The purpose of this SIGMAA is to facilitate the exchange of
ideas about teaching statistics, the undergraduate
statistics curriculum and all other issues related to
providing students with effective and engaging encounters
with statistics in their courses of study. We also
hope to foster increased understanding of statistics among
members of the MAA, promote the discipline of statistics
among students, and work cooperatively with other
organizations to encourage effective teaching and learning
We had an exciting program at the Joint Mathematics Meetings
in San Diego, January 10-13, 2018!
A link to slides from the presentations will appear here shortly.
Session on Technology and Apps for Teaching Mathematics and Statistics (joint with the MAA Committee on Technology in Mathematics Education (CTiME))
Friday, January 12, 1:00-6:00pm, Saturday 9 to 10:15 a.m.
Description: One of the five skill areas in the American Statistical Association’s curriculum guidelines is “Data Manipulation and Computation” (pg 9), embracing the need for students to be competent with programming languages, simulation techniques, algorithmic thinking, data management and manipulation, as well as visualization techniques. Additionally, the recently revised Guidelines for Assessment and Instruction in Statistics Education (GAISE) continue to encourage active learning, a focus on conceptual understanding and statistical thinking, and the use of real data with a context and purpose, with additional guidelines to incorporate multivariate thinking and teach statistics as an investigative process. This session invites presentations on innovative use of software or technology, classroom activities, resources, data sets, case studies, and effective pedagogical approaches in teaching statistics. Papers on modern approaches to teaching from a simulation-based perspective and incorporating programming and data science ideas into the course are particularly encouraged.
Scholarship on Teaching and Learning in Statistics Education
Saturday, January 13, 1:00-3:55pm
Description: Statistics education research is an emerging field that has grown out of several disciplines including mathematics education and educational psychology. Research in statistics education is both qualitative and quantitative and ranges from classroom studies of new pedagogical methods to multi-institution research projects investigating how students learn statistics to the development of theoretical learning models. Journals such as the Journal of Statistics Education, Technology Innovations in Statistics Education, and the Statistics Education Research Journal provide central channels for the dissemination of statistics education research. This session invites presentations on research and scholarship in the teaching and learning of statistics at all levels from K-12 through postsecondary to the training of professionals. Presentations may include current research projects in the classroom or across institutions as well as reviews of the statistics education research literature.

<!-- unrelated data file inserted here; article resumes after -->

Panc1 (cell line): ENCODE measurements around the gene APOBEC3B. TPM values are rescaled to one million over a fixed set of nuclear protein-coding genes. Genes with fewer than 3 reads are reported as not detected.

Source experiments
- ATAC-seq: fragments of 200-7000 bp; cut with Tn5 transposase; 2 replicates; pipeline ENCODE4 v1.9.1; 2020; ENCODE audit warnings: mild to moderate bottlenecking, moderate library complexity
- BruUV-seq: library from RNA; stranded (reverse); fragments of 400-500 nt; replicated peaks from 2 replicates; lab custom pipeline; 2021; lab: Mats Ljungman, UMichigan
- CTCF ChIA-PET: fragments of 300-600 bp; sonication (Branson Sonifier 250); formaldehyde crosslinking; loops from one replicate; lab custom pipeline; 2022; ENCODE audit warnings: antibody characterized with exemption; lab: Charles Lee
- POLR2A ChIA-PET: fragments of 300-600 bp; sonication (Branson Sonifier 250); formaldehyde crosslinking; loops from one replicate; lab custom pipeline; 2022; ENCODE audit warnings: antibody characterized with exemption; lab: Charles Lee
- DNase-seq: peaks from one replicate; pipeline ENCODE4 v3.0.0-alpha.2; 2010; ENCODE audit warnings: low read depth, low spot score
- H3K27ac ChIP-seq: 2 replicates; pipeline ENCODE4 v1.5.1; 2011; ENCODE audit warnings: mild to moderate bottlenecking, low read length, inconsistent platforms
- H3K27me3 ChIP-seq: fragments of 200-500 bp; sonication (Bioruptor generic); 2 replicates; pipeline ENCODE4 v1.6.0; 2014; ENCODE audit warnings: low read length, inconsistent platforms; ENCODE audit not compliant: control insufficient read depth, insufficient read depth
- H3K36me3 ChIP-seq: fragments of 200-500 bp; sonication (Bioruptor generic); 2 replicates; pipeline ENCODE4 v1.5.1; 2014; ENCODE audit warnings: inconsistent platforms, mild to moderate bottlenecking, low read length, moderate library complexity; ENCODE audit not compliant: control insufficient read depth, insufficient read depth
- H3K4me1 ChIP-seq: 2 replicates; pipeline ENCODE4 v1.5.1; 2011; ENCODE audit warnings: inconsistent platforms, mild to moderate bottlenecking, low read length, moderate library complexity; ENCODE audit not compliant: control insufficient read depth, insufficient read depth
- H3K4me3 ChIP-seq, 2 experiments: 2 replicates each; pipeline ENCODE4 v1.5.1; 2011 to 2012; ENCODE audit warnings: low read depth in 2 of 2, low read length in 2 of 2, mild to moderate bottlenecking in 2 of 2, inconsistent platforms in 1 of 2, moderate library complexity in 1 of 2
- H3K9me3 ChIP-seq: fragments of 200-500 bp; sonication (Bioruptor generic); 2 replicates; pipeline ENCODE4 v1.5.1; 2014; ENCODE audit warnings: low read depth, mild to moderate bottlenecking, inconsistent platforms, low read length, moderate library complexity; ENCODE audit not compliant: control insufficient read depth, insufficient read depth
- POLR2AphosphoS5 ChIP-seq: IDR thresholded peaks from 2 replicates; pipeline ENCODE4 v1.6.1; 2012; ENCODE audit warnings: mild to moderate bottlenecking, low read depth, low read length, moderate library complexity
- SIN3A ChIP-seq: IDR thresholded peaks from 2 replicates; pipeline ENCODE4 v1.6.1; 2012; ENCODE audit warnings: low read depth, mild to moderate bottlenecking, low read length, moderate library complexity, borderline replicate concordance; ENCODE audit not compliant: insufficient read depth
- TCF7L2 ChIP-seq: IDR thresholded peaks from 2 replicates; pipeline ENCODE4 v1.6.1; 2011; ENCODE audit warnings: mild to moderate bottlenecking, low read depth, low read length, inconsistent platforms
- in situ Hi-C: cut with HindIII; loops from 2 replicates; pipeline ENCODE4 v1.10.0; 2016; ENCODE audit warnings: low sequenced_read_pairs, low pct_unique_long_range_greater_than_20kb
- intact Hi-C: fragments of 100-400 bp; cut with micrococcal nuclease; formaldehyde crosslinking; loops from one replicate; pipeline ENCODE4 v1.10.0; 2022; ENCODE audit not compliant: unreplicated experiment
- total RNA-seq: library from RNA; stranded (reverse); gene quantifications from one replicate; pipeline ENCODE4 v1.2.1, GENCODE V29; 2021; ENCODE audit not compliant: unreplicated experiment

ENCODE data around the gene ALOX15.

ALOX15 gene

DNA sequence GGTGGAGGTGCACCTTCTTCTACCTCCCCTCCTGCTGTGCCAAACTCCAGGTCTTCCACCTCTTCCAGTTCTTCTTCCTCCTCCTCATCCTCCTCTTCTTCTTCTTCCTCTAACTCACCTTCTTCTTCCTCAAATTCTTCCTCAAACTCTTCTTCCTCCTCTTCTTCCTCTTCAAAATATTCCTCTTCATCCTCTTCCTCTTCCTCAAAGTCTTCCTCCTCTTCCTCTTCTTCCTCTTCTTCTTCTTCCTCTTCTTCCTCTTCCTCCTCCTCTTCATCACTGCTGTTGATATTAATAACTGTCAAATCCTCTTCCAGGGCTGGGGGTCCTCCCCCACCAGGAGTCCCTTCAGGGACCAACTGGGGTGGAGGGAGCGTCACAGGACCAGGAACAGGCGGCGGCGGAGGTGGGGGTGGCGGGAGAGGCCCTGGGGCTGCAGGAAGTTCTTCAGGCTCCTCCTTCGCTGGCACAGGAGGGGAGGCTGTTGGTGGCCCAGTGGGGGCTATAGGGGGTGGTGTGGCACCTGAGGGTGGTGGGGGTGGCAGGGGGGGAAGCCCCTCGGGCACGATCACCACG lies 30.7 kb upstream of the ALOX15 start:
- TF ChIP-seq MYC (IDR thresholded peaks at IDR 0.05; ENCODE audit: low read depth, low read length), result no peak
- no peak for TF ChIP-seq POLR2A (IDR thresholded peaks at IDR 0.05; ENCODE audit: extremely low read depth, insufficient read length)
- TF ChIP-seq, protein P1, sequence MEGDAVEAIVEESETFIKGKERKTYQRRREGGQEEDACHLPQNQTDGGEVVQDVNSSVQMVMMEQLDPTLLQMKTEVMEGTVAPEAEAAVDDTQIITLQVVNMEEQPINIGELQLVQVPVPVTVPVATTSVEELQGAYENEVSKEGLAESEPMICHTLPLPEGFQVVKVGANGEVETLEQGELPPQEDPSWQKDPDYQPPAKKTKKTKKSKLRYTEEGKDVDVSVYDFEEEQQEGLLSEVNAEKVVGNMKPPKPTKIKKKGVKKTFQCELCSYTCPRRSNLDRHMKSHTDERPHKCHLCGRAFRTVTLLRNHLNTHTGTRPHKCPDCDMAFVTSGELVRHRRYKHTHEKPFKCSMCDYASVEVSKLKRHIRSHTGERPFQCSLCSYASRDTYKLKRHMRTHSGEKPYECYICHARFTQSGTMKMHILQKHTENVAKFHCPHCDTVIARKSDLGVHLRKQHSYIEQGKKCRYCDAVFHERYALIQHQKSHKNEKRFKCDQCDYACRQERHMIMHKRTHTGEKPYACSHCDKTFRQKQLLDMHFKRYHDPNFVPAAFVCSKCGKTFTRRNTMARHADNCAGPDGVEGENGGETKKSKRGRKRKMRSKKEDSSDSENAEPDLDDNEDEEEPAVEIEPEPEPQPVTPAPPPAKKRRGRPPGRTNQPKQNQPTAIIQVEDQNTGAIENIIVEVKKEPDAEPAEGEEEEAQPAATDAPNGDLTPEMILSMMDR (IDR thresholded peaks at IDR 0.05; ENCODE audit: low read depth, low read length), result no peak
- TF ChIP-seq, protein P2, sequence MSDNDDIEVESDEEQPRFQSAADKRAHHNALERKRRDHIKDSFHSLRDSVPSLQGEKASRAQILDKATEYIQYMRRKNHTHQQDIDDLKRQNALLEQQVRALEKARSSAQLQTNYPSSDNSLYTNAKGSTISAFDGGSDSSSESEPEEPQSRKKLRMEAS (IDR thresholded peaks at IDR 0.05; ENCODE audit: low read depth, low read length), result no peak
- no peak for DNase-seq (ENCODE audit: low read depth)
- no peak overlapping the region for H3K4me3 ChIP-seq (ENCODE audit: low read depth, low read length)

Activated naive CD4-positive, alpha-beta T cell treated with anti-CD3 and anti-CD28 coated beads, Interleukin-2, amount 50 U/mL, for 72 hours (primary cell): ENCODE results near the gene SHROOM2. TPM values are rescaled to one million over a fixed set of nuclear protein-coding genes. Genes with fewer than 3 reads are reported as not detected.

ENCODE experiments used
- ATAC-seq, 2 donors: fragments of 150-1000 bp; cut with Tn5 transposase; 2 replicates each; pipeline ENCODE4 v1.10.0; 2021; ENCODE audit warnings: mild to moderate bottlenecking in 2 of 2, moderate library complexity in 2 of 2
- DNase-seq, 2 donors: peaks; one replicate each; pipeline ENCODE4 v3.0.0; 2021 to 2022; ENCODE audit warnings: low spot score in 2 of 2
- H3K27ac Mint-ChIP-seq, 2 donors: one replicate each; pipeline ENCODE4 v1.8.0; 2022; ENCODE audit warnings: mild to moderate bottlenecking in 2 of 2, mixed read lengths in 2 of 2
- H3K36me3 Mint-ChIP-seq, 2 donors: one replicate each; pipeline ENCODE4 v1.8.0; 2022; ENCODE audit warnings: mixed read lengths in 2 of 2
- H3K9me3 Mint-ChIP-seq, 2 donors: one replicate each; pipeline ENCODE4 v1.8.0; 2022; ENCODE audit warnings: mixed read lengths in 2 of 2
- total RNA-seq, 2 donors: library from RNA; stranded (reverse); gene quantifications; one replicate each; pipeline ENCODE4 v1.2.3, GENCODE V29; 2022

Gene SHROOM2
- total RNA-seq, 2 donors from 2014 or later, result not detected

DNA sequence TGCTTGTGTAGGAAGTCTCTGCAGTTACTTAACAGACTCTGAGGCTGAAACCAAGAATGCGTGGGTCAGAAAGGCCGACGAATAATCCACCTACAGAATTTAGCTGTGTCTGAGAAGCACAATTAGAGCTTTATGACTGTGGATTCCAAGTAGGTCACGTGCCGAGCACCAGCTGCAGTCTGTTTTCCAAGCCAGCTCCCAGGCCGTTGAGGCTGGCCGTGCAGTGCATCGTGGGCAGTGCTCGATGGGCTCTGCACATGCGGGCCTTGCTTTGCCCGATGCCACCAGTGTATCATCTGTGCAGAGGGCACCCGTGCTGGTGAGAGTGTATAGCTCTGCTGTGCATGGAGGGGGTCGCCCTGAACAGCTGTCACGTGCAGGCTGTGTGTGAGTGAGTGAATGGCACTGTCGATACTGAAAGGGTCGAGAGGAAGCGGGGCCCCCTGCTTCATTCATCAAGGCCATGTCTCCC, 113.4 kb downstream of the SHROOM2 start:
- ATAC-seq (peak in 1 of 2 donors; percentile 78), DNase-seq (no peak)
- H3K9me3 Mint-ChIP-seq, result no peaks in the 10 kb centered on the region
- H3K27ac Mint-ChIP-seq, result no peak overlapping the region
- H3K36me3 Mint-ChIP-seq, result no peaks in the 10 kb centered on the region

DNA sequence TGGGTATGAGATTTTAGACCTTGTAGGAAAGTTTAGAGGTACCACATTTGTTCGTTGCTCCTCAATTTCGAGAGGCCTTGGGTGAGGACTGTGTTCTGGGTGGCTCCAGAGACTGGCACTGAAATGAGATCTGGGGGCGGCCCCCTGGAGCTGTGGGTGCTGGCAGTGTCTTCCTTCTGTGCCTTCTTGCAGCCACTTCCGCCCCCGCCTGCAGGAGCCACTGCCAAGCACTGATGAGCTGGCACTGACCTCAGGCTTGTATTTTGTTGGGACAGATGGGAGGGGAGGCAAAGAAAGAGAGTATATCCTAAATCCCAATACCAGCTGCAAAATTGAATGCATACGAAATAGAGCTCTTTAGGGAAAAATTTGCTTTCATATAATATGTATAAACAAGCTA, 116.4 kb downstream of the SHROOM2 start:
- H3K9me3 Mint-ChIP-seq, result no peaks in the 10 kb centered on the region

“A Mathematician Teaches Statistics: The Road Less Traveled” on Wednesday, January 10, 3:50-5:10pm.
Description: With the recent rapid growth in statistics programs and the large number of required statistics courses in other disciplines, many statistics instructors do not have a graduate degree in statistics. Especially at smaller institutions without separate statistics departments, trained mathematicians who may not have taken a data analysis course are commonly asked to teach applied statistics courses, either voluntarily or involuntarily. Our panel will host several members of the mathematics and statistics community from a variety of institutions that were trained in mathematics and transitioned to teaching statistics. Panelists will share their journey and experiences in successfully transitioning from teaching mathematics to statistics, including how teaching statistics differs from teaching mathematics and advice for other mathematicians that find themselves in the same situation.
Patti Frazer Lock, St. Lawrence College
Chris Oehrlein, Oklahoma City Community College
Sue Schou, Idaho State University
Charilaos Skiadas, Hanover College
Guest Lecture by Rob Gould on “We Are All Data Scientists (Or We Should Be)” .
JMM 2017 Paper Presentations
The presentations at our JMM 2017 sessions were well attended
and enjoyed by many. Find the link to many of the presentation
slides below. Although these do not include audio for those of
you who were unable to attend, you may find interesting ideas
within these slideshows. The 2016 presentations are also
available at the link.